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By Dr. William Zinnanti
SUNY Downstate Children’s Hospital, Department of Pediatrics

Dietary control of branched-chain amino acid (BCAA) intake is critical for protection of the brain in maple syrup urine disease (MSUD). Usually this is accomplished with life-long adherence to special diets. However, simple colds and flu-like illnesses can stimulate large accumulations of BCAA that can be difficult to manage. Recent work with MSUD mice has provided clues about future alternatives to enhance brain protection during illness and potentially loosen restrictions on dietary adherence.

Classic MSUD mice do not survive for more than three days after being born. We are very fortunate that Drs. Greg Homanics, Kristin Skvorak and Harry Paul, of the University of Pittsburgh, developed an intermediate MSUD mouse model as well a classic MSUD mouse and have allowed us to use them in our experiments. The intermediate MSUD mouse was developed with a small amount of enzyme activity allowing some to survive to adulthood. This allowed us to introduce a low BCAA diet for these mice that allows them to live a normal life span. Using both models we have been able to watch events that cause brain injury quickly in classic MSUD mice and more slowly in the intermediate mouse model. Giving intermediate MSUD mice a high protein diet results in the development of brain injury within a few days, similar to the human disease.

We found that brain injury occurs in both models when the amino acid leucine accumulates in the brain rapidly and is converted to an acid, known as alpha-keto-isokaproate (aKIC). This finding gave us an idea about how we might be able to stop the brain injury from occurring. Leucine travels into the brain via a specific transporter known as the large neutral amino acid transporter. An atypical amino acid, norleucine, can also occupy this transporter because it has the same structure as leucine only slightly longer. This amino acid is 'atypical' because it is not normally found in our bodies, it does not have a natural degradation pathway, and it is not used to make proteins. Therefore, a low quantity of norleucine may competewith leucine for access to the brain. If the amount of leucine going into the brain can be controlled, then perhaps the effect of too much leucine in the brain can be controlled as well.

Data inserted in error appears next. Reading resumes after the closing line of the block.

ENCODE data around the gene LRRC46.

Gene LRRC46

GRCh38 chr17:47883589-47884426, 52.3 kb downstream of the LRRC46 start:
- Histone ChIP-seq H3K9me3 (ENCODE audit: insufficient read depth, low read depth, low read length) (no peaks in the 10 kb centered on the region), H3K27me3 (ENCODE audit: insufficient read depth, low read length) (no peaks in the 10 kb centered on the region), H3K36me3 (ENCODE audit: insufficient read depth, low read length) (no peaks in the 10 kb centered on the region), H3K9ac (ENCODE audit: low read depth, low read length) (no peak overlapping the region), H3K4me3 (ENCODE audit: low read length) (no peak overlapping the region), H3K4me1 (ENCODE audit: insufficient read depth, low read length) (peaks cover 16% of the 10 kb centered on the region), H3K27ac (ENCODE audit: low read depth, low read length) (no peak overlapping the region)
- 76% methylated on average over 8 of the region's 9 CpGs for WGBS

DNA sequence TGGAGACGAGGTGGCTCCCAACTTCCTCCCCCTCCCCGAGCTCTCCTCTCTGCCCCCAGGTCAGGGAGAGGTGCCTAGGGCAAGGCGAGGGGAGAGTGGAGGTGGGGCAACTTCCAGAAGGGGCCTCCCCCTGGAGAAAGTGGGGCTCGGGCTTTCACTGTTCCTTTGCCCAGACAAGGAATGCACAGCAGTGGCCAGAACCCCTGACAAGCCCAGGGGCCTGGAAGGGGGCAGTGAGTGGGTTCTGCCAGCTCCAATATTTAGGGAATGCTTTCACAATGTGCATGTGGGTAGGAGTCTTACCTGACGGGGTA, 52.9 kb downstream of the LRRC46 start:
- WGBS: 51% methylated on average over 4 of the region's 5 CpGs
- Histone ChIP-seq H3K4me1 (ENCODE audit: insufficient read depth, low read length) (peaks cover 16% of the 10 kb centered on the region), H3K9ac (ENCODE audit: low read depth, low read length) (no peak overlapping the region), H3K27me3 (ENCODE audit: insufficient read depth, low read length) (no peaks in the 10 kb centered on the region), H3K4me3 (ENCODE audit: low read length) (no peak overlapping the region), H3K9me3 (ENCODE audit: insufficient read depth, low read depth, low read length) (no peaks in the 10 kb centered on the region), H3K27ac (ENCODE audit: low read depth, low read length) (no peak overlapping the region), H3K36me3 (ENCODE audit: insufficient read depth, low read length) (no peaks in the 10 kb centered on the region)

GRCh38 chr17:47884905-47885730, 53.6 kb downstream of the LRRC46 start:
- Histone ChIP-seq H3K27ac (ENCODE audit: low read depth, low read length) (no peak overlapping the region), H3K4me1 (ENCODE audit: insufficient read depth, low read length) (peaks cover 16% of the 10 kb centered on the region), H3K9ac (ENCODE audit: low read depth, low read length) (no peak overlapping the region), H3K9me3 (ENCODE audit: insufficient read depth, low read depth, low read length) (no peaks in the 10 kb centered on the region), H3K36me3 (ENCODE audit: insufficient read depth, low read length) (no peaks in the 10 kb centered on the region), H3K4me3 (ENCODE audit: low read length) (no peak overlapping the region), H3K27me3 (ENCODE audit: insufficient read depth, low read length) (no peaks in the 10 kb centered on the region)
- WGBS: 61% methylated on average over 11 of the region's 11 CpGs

In MSUD mice, norleucine works to prevent or delay brain injury. Intermediate MSUD mice placed on a high protein diet became encephalopathic and died within 2-3 days. When 5% norleucine was added to the high protein diet, most of the mice survived 5-8 days with a delay in onset of encephalopathy of at least 2 days. Lower amounts of leucine and aKIC were found in the brains of these mice. Surprisingly, only 1% norleucine given to the mothers of classic MSUD mouse pups provided a substantial increase in survival for these mice. Norleucine limited the amount of leucine found in the mother’s breast milk, resulting in a low-BCAA meal for the dependent pups. Additionally, norleucine transferred to the lassic MSUD pups reduced brain leucine levels as well.

Although these initial results are exciting and promising, norleucine has not been tested or approved for human use. An immediate goal is to begin clinical trials of norleucine, so it can eventually be provided as an additional tool for brain protection in human MSUD.

How might norleucine be used in human MSUD? The first goal for use of norleucine would be for children in acute encephalopathy or to prevent encephalopathy during flu-like illness when amino acids are known to accumulate. If norleucine works similarly in humans as in mice, we hope that administration of norleucine can delay encephalopathy as efforts are undertaken to control blood levels of BCAA. Additional goals for norleucine include a loosening of dietary restrictions as norleucine may be given as a supplement to prevent brain accumulation of BCAA. Norleucine may also potentially be used by mothers of MSUD infants to allow breastfeeding. Breastfeeding provides infants with their initial immunity from the mother in addition to nutrition. Unfortunately, breastfeeding is currently contraindicated in MSUD because of the inability to control BCAA content of the breast milk.

I am grateful for the collaboration with Dr. Homanics group and the MSUD family support group. Without the awareness and support this work would not be possible. Thank you.

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